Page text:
Is it possible to interest younger generations in genealogy? Or is genealogy basically an interest of older people? In October 2011, I helped design a successful genealogical project for college students. I have no doubt that it can be replicated in other institutions.
I serve on the advisory board for the Center for Jewish Studies, State University of New York (SUNY) at Albany. I also serve as JewishGen’s vice-president for data acquisition and coordinator of its Jewish Online Worldwide Burial Registry (JOWBR) and memorial plaque databases. During a visit to Albany, Professor Barry Trachtenberg, interim director of the Jewish Studies Center, and I discussed how we might craft a project to give students hands-on experience with creation of historical indexes and benefit the greater Jewish genealogical community at the same time. We decided to have students help index and photograph tombstones in three local Jewish cemeteries and catalogue memorial plaques from two local synagogues; this fit the bill exactly.
Before the class started the project, I was invited to give a general genealogical presentation to the community sponsored by SUNY–Albany’s Center for Jewish Studies and the local Albany Jewish Federation. We attracted more than 80 people in a city that currently does not have a Jewish genealogy society. This helped those students who attended the talk better understand genealogical and family history research.
The next day, I visited Professor Trachtenberg’s class, a course on local Jewish history. The genealogical component was one of three month-long sections. In the first segment, the students read several overviews of the history of Albany’s Jewish community, and were required to visit several local landmarks and become familiar with the neighborhoods and their history. They learned about settlement patterns (which helped us to understand where Jews buried their dead, and why burial sites were organized the way they were—by occupation, synagogue and so forth). The second component covered the genealogical content, and the third segment required an independent research project in which each student undertook an effort that would help them to understand a component of local Jewish life in detail. The class was also accompanied by a lecture series entitled “Jews Along the Hudson.”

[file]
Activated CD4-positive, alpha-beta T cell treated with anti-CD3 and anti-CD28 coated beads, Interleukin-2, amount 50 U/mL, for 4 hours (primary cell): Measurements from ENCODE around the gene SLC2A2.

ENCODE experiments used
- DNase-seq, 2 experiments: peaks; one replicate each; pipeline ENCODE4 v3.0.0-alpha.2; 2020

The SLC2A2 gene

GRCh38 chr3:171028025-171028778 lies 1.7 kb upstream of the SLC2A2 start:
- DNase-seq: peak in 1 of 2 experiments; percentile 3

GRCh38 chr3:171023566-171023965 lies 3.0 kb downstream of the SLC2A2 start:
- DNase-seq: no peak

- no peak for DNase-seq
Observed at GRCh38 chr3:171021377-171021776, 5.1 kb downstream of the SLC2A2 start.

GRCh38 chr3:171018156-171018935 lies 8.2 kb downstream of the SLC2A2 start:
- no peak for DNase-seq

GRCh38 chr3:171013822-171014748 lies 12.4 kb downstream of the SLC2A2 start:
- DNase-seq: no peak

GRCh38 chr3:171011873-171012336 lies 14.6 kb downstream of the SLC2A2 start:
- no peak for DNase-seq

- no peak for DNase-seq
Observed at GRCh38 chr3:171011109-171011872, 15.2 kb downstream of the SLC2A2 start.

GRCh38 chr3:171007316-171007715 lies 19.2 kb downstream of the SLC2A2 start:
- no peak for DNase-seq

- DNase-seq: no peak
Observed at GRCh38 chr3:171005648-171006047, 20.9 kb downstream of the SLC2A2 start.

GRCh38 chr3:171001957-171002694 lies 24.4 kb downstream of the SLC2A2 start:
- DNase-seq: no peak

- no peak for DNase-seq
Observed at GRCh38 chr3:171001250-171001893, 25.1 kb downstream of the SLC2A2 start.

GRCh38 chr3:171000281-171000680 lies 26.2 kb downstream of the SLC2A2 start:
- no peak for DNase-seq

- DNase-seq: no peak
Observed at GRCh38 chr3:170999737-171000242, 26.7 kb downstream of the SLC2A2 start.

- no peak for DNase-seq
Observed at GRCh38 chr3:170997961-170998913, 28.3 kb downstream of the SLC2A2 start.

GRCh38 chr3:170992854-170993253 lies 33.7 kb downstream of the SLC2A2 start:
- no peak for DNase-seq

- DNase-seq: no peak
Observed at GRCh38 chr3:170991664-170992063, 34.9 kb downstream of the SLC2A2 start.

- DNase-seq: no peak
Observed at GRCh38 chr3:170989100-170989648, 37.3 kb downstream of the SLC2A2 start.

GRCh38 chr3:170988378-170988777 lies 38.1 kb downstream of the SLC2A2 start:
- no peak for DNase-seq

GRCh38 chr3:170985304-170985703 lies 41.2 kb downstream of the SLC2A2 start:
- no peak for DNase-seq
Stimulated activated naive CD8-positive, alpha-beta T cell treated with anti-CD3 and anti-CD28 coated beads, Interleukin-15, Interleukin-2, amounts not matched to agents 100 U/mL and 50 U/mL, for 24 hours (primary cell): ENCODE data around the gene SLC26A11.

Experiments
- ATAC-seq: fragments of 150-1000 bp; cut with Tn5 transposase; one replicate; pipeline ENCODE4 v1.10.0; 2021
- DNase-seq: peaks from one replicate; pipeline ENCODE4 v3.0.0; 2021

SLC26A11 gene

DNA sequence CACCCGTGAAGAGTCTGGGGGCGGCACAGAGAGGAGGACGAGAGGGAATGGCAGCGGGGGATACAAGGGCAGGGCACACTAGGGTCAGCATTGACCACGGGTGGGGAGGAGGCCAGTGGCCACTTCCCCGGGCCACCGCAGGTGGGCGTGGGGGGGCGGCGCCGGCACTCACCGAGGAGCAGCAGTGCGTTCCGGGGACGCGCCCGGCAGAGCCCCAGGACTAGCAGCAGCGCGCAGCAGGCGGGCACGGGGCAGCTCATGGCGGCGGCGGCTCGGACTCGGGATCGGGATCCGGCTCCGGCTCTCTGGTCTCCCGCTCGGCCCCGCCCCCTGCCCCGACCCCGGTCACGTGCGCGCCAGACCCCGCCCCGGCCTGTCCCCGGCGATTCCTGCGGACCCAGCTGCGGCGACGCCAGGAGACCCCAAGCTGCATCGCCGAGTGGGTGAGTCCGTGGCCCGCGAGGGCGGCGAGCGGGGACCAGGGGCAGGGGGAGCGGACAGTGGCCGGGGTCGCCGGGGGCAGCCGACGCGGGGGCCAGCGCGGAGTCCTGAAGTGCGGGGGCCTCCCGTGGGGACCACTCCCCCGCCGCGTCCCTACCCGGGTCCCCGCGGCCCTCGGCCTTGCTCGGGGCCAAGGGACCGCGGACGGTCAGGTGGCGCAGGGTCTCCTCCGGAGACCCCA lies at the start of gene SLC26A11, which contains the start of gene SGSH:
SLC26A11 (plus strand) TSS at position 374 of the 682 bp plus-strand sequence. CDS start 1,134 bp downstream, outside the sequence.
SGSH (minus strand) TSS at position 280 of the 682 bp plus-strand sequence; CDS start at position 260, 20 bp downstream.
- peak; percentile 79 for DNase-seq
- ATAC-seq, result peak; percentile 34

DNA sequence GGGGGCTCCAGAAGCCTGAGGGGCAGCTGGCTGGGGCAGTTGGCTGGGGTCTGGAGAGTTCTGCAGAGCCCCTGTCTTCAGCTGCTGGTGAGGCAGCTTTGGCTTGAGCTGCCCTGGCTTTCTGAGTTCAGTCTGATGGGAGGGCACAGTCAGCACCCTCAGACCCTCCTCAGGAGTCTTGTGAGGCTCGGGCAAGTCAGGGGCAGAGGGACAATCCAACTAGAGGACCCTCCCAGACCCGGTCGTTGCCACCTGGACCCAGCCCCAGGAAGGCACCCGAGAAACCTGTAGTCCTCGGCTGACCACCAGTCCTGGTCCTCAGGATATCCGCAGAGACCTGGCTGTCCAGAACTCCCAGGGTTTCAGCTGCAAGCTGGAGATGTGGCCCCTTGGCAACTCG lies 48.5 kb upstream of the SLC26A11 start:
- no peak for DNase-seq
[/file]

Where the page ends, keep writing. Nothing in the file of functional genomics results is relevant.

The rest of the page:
I spoke to the students on the genealogical value of Jewish cemetery records and the importance of Hebrew patronymics. I explained how to read a Jewish tombstone and prepared them for the unique engravings and symbols they would find in their fieldwork. The class divided into nine teams of three each for this month-long project. We were not sure how students would accept “cemetery work,” and we tried to be sensitive to particular restrictions and skills among the students. For example, were there any Kohens in the class who could not visit cemeteries by Jewish law but could work on the memorial plaque projects? We tried to be sure that each group included at least one student who was comfortable transliterating Hebrew names and dates after we provided some instruction.
Under Professor Trachtenberg’s supervision, the students began their fieldwork by photographing all the headstones at the local cemeteries. Professor Trachtenberg also received permission from two local synagogues to gain access to their memorial plaques or yizkor cards to enable those teams to proceed with their indexing. Yizkor (remembrance) cards and memorial plaques include much the same information as tombstones: English name, date of death and, in many cases, the Hebrew patronymic name that ties two generations together. The students used the standard Excel templates provided on the JOWBR website for download. Professor Trachtenberg taught the students the basic Hebrew numbering system and worked with those groups who had difficulty with the Hebrew. Using Dropbox, a free third party file sharing program, students were able to upload a test template of 10 entries that I could edit and correct if needed. When completed, the class had added more than 4,000 records to the JOWBR database and the Memorial Plaque database. (Announced at the Washington, DC, IAJGS conference in August 2011, JewishGen’s Memorial Plaque Project will go online in the first quarter of 2012.)